Seismic analysis and distribution of a bottom-simulating reflector (BSR) in the Chilean margin offshore of Valdivia (40° S)

Cristián Rodrigo, Emilio Vera, Antonio González-Fernández

Resultado de la investigación: Article

9 Citas (Scopus)

Resumen

Multi-channel seismic (MCS) reflection data recorded offshore from Valdivia (40° S), in the Chilean margin, were processed to obtain a seismic image to establish structural characteristics and relate them to the presence of the bottom-simulating reflector (BSR). Seismic structure velocity of the BSR was determined using 1-D forward modeling. Recorded seismograms for two representative common mid-point (CMP) gathers were compared with synthetics, using different physical parameters to fit the waveforms. Our results confirm the presence of gas hydrates above the BSR. The BSR spatial continuity appears to be either interrupted or irregular due to the presence of faults. Tectonic movements can change the gas hydrate stability zone and consequently the BSR disappears or becomes weaker. Structural and topographic factors, differences in concentration, vertical distribution characteristics and internal structure of gas hydrates can influence BSR amplitude behavior. Variability in the concentration, volume, and extra supply of free gas coming from faults could be the main factors in the change of BSR amplitudes. The inclusion of the attenuation factor in the modeling supports the existence of free gas below the BSR. It is possible that the free gas below the BSR is distributed in bubbles or "bags".

Idioma originalEnglish
Páginas (desde-hasta)1-10
Número de páginas10
PublicaciónJournal of South American Earth Sciences
Volumen27
N.º1
DOI
EstadoPublished - 1 feb 2009

Huella dactilar

gas hydrate
gas
forward modeling
seismogram
velocity structure
seismic reflection
bubble
vertical distribution
tectonics
modeling
distribution
analysis

ASJC Scopus subject areas

  • Geology
  • Earth-Surface Processes

Citar esto

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abstract = "Multi-channel seismic (MCS) reflection data recorded offshore from Valdivia (40° S), in the Chilean margin, were processed to obtain a seismic image to establish structural characteristics and relate them to the presence of the bottom-simulating reflector (BSR). Seismic structure velocity of the BSR was determined using 1-D forward modeling. Recorded seismograms for two representative common mid-point (CMP) gathers were compared with synthetics, using different physical parameters to fit the waveforms. Our results confirm the presence of gas hydrates above the BSR. The BSR spatial continuity appears to be either interrupted or irregular due to the presence of faults. Tectonic movements can change the gas hydrate stability zone and consequently the BSR disappears or becomes weaker. Structural and topographic factors, differences in concentration, vertical distribution characteristics and internal structure of gas hydrates can influence BSR amplitude behavior. Variability in the concentration, volume, and extra supply of free gas coming from faults could be the main factors in the change of BSR amplitudes. The inclusion of the attenuation factor in the modeling supports the existence of free gas below the BSR. It is possible that the free gas below the BSR is distributed in bubbles or {"}bags{"}.",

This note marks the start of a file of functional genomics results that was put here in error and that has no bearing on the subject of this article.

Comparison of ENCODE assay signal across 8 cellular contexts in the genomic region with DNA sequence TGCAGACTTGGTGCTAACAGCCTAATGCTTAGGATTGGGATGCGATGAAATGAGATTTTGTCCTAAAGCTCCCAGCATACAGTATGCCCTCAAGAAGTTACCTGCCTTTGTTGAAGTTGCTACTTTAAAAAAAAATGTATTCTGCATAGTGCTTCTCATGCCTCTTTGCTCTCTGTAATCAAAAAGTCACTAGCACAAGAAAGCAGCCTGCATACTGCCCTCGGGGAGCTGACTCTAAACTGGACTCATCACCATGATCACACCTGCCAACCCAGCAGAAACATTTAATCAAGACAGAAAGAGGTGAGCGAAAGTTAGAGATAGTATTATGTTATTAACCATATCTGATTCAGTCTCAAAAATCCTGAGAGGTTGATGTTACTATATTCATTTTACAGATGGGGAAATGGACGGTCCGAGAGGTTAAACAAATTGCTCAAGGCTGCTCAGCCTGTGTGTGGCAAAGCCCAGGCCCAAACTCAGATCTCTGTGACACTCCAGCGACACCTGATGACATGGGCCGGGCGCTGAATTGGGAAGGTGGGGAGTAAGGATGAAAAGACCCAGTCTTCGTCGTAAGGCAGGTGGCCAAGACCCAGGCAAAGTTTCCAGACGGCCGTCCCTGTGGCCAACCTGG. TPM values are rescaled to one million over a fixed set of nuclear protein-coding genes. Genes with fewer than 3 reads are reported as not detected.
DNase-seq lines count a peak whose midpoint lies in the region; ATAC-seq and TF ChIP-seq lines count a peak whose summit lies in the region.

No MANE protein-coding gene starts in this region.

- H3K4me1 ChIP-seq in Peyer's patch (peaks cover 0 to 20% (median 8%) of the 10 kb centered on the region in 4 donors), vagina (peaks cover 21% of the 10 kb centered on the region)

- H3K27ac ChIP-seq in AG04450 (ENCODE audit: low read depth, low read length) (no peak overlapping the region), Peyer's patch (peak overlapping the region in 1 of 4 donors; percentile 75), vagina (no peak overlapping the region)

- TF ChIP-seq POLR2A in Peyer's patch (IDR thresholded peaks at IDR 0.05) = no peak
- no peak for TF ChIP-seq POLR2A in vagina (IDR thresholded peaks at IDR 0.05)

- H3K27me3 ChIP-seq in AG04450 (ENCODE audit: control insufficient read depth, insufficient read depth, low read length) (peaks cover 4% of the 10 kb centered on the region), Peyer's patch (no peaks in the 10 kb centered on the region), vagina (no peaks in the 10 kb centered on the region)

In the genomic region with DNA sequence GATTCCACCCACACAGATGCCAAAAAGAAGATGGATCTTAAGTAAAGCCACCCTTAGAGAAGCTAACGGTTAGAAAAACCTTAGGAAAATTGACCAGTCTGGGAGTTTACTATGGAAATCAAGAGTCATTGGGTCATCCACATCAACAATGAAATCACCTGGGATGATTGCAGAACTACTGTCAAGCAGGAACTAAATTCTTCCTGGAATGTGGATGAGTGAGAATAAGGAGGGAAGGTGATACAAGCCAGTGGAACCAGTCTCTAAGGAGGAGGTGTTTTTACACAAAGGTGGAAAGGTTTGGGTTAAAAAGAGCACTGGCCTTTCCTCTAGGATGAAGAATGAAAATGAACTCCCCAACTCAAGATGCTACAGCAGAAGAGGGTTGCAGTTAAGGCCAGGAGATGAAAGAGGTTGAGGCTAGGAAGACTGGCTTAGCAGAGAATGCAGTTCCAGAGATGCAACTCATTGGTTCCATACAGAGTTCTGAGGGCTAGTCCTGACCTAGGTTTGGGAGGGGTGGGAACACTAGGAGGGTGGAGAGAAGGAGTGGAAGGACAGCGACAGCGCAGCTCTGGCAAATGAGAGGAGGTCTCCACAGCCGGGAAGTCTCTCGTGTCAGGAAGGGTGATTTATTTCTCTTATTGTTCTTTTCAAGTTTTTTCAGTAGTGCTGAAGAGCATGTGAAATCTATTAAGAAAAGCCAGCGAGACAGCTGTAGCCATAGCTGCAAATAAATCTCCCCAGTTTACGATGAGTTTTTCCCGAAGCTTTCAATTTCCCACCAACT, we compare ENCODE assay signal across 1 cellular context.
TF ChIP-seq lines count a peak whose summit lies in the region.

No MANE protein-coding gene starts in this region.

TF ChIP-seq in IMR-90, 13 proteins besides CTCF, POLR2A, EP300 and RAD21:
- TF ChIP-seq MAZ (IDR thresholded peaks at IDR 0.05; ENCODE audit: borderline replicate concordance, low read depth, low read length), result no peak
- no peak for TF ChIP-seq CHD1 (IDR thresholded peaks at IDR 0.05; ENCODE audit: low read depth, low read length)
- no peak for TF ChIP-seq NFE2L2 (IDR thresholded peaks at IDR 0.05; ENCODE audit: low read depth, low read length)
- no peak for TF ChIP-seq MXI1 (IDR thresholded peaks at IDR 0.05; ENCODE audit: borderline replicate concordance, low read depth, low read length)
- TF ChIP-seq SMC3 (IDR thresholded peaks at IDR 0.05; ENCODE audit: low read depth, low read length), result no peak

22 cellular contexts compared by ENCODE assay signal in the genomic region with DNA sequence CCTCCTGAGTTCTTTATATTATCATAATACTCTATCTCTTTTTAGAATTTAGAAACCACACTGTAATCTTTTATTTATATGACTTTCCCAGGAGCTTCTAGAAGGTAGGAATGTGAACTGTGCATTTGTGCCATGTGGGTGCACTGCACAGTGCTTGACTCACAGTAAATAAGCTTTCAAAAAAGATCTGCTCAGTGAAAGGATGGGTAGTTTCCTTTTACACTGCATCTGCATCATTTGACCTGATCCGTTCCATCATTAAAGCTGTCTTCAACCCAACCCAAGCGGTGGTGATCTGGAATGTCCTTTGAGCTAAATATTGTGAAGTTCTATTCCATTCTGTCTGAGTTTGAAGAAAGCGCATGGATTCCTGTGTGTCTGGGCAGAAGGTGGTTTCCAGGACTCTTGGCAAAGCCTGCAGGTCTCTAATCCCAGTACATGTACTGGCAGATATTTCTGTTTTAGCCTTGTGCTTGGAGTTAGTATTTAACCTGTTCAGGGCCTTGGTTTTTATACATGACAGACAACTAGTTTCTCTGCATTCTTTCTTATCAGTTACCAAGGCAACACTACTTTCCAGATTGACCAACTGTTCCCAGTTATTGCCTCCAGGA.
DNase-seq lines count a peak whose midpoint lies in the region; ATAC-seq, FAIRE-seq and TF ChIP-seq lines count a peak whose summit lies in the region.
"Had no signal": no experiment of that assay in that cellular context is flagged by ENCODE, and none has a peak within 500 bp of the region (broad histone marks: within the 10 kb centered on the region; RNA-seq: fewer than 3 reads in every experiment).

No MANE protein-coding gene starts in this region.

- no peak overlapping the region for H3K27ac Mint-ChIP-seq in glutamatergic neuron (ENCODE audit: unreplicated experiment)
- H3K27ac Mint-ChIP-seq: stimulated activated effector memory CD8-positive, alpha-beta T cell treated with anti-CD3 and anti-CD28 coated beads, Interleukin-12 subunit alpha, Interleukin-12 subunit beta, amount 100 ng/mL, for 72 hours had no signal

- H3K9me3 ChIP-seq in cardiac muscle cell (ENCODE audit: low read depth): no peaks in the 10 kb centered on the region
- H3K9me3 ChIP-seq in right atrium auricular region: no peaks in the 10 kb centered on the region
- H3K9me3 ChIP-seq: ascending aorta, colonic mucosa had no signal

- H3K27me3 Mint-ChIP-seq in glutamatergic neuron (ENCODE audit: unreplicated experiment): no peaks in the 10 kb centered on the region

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Seismic analysis and distribution of a bottom-simulating reflector (BSR) in the Chilean margin offshore of Valdivia (40° S). / Rodrigo, Cristián; Vera, Emilio; González-Fernández, Antonio.

En: Journal of South American Earth Sciences, Vol. 27, N.º 1, 01.02.2009, p. 1-10.

Resultado de la investigación: Article

TY - JOUR

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AU - Vera, Emilio

AU - González-Fernández, Antonio

PY - 2009/2/1

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AB - Multi-channel seismic (MCS) reflection data recorded offshore from Valdivia (40° S), in the Chilean margin, were processed to obtain a seismic image to establish structural characteristics and relate them to the presence of the bottom-simulating reflector (BSR). Seismic structure velocity of the BSR was determined using 1-D forward modeling. Recorded seismograms for two representative common mid-point (CMP) gathers were compared with synthetics, using different physical parameters to fit the waveforms. Our results confirm the presence of gas hydrates above the BSR. The BSR spatial continuity appears to be either interrupted or irregular due to the presence of faults. Tectonic movements can change the gas hydrate stability zone and consequently the BSR disappears or becomes weaker. Structural and topographic factors, differences in concentration, vertical distribution characteristics and internal structure of gas hydrates can influence BSR amplitude behavior. Variability in the concentration, volume, and extra supply of free gas coming from faults could be the main factors in the change of BSR amplitudes. The inclusion of the attenuation factor in the modeling supports the existence of free gas below the BSR. It is possible that the free gas below the BSR is distributed in bubbles or "bags".

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